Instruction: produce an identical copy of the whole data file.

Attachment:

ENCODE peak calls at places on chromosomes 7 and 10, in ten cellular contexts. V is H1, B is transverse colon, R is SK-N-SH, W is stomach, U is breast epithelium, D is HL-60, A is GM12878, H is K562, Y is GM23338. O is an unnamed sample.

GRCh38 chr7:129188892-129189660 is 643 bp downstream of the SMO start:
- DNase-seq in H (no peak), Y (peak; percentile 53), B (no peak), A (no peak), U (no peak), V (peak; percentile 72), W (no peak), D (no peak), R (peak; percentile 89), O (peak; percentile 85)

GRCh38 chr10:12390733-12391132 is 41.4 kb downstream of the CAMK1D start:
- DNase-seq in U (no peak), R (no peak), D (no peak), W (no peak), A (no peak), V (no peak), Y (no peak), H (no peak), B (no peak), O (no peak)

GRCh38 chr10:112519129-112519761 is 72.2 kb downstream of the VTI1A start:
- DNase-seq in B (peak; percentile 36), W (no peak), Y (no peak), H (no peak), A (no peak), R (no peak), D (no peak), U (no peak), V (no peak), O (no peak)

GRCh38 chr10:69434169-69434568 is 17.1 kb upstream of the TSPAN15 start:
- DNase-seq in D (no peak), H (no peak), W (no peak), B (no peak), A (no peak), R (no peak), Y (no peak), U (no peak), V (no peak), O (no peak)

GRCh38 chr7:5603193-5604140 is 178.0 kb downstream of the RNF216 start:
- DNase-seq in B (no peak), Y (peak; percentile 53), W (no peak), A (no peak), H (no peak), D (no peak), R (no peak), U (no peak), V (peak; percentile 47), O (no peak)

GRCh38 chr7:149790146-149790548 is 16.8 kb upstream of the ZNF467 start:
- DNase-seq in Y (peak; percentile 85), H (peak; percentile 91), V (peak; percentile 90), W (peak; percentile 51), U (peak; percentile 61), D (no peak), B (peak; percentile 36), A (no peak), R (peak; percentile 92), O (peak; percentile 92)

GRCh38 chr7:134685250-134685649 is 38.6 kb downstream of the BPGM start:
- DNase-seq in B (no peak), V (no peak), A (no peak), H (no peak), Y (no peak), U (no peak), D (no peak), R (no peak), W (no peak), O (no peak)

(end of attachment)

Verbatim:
ENCODE peak calls at places on chromosomes 7 and 10, in ten cellular contexts. V is H1, B is transverse colon, R is SK-N-SH, W is stomach, U is breast epithelium, D is HL-60, A is GM12878, H is K562, Y is GM23338. O is an unnamed sample.

GRCh38 chr7:129188892-129189660 is 643 bp downstream of the SMO start:
- DNase-seq in H (no peak), Y (peak; percentile 53), B (no peak), A (no peak), U (no peak), V (peak; percentile 72), W (no peak), D (no peak), R (peak; percentile 89), O (peak; percentile 85)

GRCh38 chr10:12390733-12391132 is 41.4 kb downstream of the CAMK1D start:
- DNase-seq in U (no peak), R (no peak), D (no peak), W (no peak), A (no peak), V (no peak), Y (no peak), H (no peak), B (no peak), O (no peak)

GRCh38 chr10:112519129-112519761 is 72.2 kb downstream of the VTI1A start:
- DNase-seq in B (peak; percentile 36), W (no peak), Y (no peak), H (no peak), A (no peak), R (no peak), D (no peak), U (no peak), V (no peak), O (no peak)

GRCh38 chr10:69434169-69434568 is 17.1 kb upstream of the TSPAN15 start:
- DNase-seq in D (no peak), H (no peak), W (no peak), B (no peak), A (no peak), R (no peak), Y (no peak), U (no peak), V (no peak), O (no peak)

GRCh38 chr7:5603193-5604140 is 178.0 kb downstream of the RNF216 start:
- DNase-seq in B (no peak), Y (peak; percentile 53), W (no peak), A (no peak), H (no peak), D (no peak), R (no peak), U (no peak), V (peak; percentile 47), O (no peak)

GRCh38 chr7:149790146-149790548 is 16.8 kb upstream of the ZNF467 start:
- DNase-seq in Y (peak; percentile 85), H (peak; percentile 91), V (peak; percentile 90), W (peak; percentile 51), U (peak; percentile 61), D (no peak), B (peak; percentile 36), A (no peak), R (peak; percentile 92), O (peak; percentile 92)

GRCh38 chr7:134685250-134685649 is 38.6 kb downstream of the BPGM start:
- DNase-seq in B (no peak), V (no peak), A (no peak), H (no peak), Y (no peak), U (no peak), D (no peak), R (no peak), W (no peak), O (no peak)